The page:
After making a pit stop at Männlichen, it was several minutes before 5pm. I was finally satisfied with riding all lifts and skiing down on all major courses except Wengen's side, (i.e., the west side of this ski resort). I skied down to Grund, returned the rental skis, and jumped on the 5:38pm WAB tram back to Grindelwald. I then took a chance of buying postcards and a budge for souvenir during this 7-miniute transfer time for the 5:49pm BOB train heading to Interlaken Ost. Of course, Murphy's law worked again, and the train left just about 30 feet ahead of me. So, I had to wait for 30 minutes again. The very last Murphy's law on that day worked to the Inter-City train I rode. The train delayed almost 30 minutes at Olten, just one stop before reaching Basel. So, the time when I came back to the guest house was about 9:30pm, one hour later than I planned on.

Now, let me conclude this long story with some bottom lines: (1) the Jungfrau region including these three ski areas is probably much larger than Whistler/Blackcomb; (2) you can ski anywhere you like, since there are almost no boundaries; (3) children and beginners can also ride any lifts except the Salzegg T bar and ski down as choosing easiest routes; (4) use trams as much as possible, because they are much more powerful mass transportations than gondolas and lifts; (5) try to start from Wengen via Lauterbrunnen, (i.e., the west side) so that you might be able to avoid crowd at Grindelwald and furthermore enjoy the east side of this ski resort in the morning as well as the west side in the afternoon as coming back to Wengen; (6) go straight up to the Eigergletscher station via Kleine Scheidegg using trams if you wish to experience deep fresh snow on courses #27 and #32; (7) rent premium skies but don't expect the quality of rental boots, which means you should bring your own boots if possible; and (8) try on-lift lunch so as to save your money and time if you don't care about enjoying the atmosphere of this world-class ski resort. :-)

Photos and a video are found the bottom of this blog. For more pictures, visit:

来る日も来る日も天気予報を調べたした結果、2月15日、日曜日は、1週間もの雨、雪、暴風と言った悪い天気の後のつかの間の晴天になると言う事が分かりました。よって、スキーに行く事にしました。今度の行き先は、グリンデルヴァルトです。朝6:01 バーゼル発、ベルン経由、インターラーケン東行きの都市間連絡列車に乗り、7:57に到着するや否や、8:05発のBOBと呼ばれる登山列車に乗り換えます。2つ目の駅のツバイルシネンで、列車はグリンデルヴァルト行きとラオターブルネン行きに分かれますが、その行き着く先は、(途中で別の登山列車に乗り換えますが)、両方ともユングフラウヨッホ展望台です。ですから、グリンデルヴァルト、ユングフラウヨッホ、ラオターブルネン、そして、ツバイルシネンへ戻ると言う時計回り、または、反時計回りの周回旅行を楽しむ事が出来ます。

ユングフラウ地域は、3つのスキー場から成っていて、東から西へ列挙すると、(1)グリンデルヴァルト ー フィルスト、(2)クライネ シャイデック ー メンリッヘン、(3)ミューレン ー シルトホーンになります。2番目のスキー場、(すなわち、クライネ シャイデック ー メンリッヘン)が最も大きい様なので、そこへスキーに行く事にしました。が、しかし、このスキー場につながる最初のゴンドラはグリンデルヴァルトから発車しません。8時39分にグリンデルヴァルトに到着後、8時47分発の(WABと呼ばれる)別の登山電車に乗り代えて、グリンデルヴァルト グルンドへ向かう必要があるのです。ここで、このスノー&レール切符の罠が待っていたのでした。このグリンデルヴァルトとグルンドの短い区間は、私の切符で乗れないのです。しかも、切符についている1日リフト券の引換券は、ここグリンデルヴァルト駅で交換せよって書いてあるのです。さあ、いつものように、マーフィーの法則(希望とは逆の事が起きる法則)がこの短い乗り換え時間に起きる訳です。つまり、2つしかない切符販売窓口に沢山の乗客が殺到しました。私もです。言うまでもなく、次の列車まで30分待つ事を余儀なくされました。(写真1)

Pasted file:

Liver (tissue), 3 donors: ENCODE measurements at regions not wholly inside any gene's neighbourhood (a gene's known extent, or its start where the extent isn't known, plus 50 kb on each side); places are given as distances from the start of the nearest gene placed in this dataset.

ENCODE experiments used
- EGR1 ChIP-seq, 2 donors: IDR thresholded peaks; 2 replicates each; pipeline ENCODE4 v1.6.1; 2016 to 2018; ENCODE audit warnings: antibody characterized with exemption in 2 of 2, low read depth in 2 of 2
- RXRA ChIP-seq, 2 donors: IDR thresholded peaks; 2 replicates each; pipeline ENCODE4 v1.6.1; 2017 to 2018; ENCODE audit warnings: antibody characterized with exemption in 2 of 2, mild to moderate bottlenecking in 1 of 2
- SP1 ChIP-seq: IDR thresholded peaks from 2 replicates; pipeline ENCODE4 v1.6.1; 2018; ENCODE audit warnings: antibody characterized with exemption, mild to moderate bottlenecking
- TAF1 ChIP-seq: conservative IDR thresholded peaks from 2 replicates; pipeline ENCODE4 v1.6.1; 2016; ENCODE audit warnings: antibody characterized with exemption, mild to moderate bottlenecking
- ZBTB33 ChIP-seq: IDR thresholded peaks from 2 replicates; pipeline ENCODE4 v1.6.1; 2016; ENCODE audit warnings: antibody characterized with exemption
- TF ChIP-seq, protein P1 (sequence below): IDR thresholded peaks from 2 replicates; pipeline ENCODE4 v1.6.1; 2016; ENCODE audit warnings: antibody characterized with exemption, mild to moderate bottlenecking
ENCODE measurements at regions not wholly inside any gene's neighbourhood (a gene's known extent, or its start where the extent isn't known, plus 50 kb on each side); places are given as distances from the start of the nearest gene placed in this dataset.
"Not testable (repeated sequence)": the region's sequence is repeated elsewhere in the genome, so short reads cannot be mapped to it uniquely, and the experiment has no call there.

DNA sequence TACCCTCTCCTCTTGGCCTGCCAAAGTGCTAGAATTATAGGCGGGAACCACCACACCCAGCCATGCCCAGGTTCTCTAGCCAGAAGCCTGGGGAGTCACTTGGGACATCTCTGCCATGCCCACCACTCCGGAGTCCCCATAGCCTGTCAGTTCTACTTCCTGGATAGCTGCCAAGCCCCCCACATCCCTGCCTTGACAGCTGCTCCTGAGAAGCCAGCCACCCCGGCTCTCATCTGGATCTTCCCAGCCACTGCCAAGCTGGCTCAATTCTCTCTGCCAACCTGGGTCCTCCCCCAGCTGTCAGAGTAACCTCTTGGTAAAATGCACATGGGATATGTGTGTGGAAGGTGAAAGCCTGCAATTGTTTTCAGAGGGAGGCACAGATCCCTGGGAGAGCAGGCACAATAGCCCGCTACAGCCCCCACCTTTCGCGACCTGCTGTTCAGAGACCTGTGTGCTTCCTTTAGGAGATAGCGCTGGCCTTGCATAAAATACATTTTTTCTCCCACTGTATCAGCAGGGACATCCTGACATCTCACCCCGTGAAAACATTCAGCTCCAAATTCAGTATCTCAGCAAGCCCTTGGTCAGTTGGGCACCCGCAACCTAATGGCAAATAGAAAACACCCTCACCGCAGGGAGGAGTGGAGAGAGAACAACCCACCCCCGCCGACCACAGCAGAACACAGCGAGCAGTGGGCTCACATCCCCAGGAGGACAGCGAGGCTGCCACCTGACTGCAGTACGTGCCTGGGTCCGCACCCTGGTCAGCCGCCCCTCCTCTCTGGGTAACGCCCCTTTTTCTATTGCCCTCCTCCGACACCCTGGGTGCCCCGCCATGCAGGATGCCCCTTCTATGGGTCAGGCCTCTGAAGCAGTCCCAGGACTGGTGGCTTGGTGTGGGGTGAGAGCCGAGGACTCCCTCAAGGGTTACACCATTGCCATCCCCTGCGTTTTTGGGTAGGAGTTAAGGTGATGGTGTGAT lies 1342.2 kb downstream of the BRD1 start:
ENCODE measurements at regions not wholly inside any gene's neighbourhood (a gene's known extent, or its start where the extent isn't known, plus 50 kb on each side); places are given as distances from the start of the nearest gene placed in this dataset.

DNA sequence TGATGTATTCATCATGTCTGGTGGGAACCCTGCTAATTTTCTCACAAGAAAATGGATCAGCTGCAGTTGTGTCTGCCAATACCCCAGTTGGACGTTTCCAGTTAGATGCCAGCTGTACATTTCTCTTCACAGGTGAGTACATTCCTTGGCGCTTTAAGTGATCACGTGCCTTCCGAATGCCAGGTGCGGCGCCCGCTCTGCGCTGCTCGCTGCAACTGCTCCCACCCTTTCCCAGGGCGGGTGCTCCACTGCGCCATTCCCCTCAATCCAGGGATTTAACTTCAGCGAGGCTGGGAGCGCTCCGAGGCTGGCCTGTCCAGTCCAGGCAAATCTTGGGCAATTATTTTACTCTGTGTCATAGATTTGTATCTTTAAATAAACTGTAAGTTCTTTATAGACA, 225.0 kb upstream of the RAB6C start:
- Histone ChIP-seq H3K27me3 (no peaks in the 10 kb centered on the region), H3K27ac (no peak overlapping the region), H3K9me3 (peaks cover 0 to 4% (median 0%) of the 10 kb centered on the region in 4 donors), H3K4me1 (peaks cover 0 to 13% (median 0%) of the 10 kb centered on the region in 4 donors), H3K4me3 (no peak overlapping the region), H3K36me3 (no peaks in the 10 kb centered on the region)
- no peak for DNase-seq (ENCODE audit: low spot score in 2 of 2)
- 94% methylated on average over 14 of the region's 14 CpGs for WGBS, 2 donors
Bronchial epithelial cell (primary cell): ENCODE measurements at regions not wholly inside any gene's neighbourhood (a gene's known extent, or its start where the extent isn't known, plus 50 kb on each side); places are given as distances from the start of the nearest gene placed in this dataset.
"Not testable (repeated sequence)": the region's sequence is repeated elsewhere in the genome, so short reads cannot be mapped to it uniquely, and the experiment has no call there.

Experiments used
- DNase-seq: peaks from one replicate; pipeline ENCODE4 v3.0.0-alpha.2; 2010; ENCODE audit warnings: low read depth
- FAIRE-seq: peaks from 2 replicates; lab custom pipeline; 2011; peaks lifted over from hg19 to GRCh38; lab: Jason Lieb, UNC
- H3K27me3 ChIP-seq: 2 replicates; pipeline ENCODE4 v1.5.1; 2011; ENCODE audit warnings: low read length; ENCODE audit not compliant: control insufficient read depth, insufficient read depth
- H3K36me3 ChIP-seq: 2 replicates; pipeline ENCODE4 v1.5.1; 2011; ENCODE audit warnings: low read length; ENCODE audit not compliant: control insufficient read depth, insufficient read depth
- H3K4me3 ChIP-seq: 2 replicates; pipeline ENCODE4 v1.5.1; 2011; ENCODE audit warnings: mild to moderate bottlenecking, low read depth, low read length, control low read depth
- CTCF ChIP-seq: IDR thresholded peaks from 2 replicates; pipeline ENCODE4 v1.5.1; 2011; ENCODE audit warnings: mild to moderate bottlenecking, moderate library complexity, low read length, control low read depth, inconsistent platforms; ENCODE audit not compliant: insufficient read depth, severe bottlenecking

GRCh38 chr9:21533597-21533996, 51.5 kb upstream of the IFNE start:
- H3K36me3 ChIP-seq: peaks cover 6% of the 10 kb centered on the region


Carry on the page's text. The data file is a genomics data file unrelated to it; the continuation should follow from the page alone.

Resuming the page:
グルンドに9時25分に着き、インタースポートスキーレンタルショップへ駆け込みます。以前の経験から、プレミアムスキー1式を予約しておきました。:-) 今日のスキー靴はヘッドでした。ヘッドとノルディカは私のような典型的日本人の扁平足に合うようなので、ちょっと嬉しい気持ちでした。(エンゲルバーグでは、サロモンを履きましたが、足の両脇がずっと締め付けられました。)しかしながら、米国のサイズ8(26cm)にもかかわらず、ヘッドのスキー靴はちょっと大きかったので、店員に一回り小さいのをお願いした所、今度はちょっぴり湿っぽくて、古い、かなりきつめのテクニカを持って来ました。結局、ヘッドにしましたが、どうも、この店はブーツをプレミアム、エコノミー、バジェットと言ったクラス分けをしていないようです。インターネットではそう宣伝していたんですけどね。この店がプレミアムとして扱っているスキーはと言うと、サロモン3Vレース(です。後でこのスキーがどうだったかお話します。とにかく、このお店は、プレミアムスキーと特にクラス分けされていない靴を保険無しで65フランで貸してくれました。あれ、この値段は2週間前にエンゲルバーグでエコノミースキー(サロモン アエロマックス)、靴、それに保険を含めて支払った金額と同じじゃないですかってね。



メンリッヘン(標高2230メートル、写真2)付近のコースは全て圧雪された固めの雪から成るなだらかな斜面で、初心者にはとても良いコースです。実際のところ、幾つかのグループが講習中でした。ここから、アイガー、メンヒ、ユングフラウの三山(写真3)が見えますが、麓の方が手前のシュッゲンとラオバーホーンという2つの山で隠れてしまいます。これら2山の背後にクライネ シャイデックがあり、そこで全体の山々が見えるものと思われます。そうです、急がないと。レガーリフトへ続く第4コースを滑り降ります。サロモン3Vのスキーは快速に滑り、安定していて、斜面をよく切る感じがしました。、そう、プレミアムとエコノミースキーの差がはっきり分かりましたよ。:-) レガーから、第8コースを降りてグミリフトに行きます。グミの右斜面、第16コースは、既にシュプールが一杯走っていましたが、それでもまだ滑走跡の無い深雪がキラキラと太陽に輝いています。ここでちょっと時間を潰そうか、それとも時間が勿体ないからクライネ シャイデックへ直行しようか迷いましたが、とにかく、近くでアイガーの北壁を見るとという意思が強く働いて、第12コースを滑り降り、アーベンリフトに乗りました。

クライネ シャイデックに到着したのは昼過ぎの12時30分、登山電車の駅の横に立派な山小屋と言うかホテルが経っています。そうです。もし、スノー&レール切符を使わずに、しかも、バーゼルでスキーを借りていれば、グルンドから最初のゴンドラに乗るのに、90分も費やさなくて良かったのです。グリンデルヴァルト8時47分発の登山電車にのれば、クライネ シャイテックには9時20分までに着いていて、3時間強も節約出来たはずでした。覆水盆に返らずな訳ですが、息を飲む様な山々の景色を目の当たりにしたのですから、良しとしましょう。(写真4)ここからラオバーホーンというリフトに乗って、スタートバーと呼ばれる場所に行きます。すると、眼下にクライネ シャイデックの賑わいが、頭上にアイガー、メンヒ、ユングフラウを見上げることができます。ここでもレストランはスキー客で一杯で、ピクニックエリアも座るところがありません。日曜の午後12時45分なので仕方ありません。それで、第44コースを使ってファルボーデンリフトへ向かいました。



さあ、標高2320メートルのアイガー氷河駅に到着しました。ここが、リフトに乗り継いで来れる最高地点です。もし、これより先ユングフラウヨッホまで登りたければ、登山電車に乗って行くしかありませんが、もちろん頂上から氷河を滑り降りることは不可能です(写真6)。第27コースと第32コースが昼飯を食ったファルボーデンリフトへ戻るコースです。第32コースは滑らかでしたが、ちょっとアイスバーン気味で、中間から深雪へそれる脇道が2、3あります。その1つを選んで滑りましたが、短くてしかも既に相当数の滑走跡で雪が砕け散っていました。第27コースはもう少し面白いコースでした。左矢印の看板とその後ろに幾つもの杭が打ってあり、多分、ここがコースの端っこだよって諭しているものと思われますが、ロープも「コース外」と書かれた看板も見当たりません。それで、何の罪悪感も無く、ファルボーデンリフトに向かう坂を滑り降りました。斜面はもう午後2時30分になっているにも関わらず、滑走跡が無い所が残っています。斜面自体はワシントン州クリスタルマウンテンスキー場のキャンプベルやシルバーベースン コースほど急でもなく、雪も深くは無かったですが、アイガーやメンヒを背に柔らかい雪をかき分けスキーをするのは爽快でした(写真7)。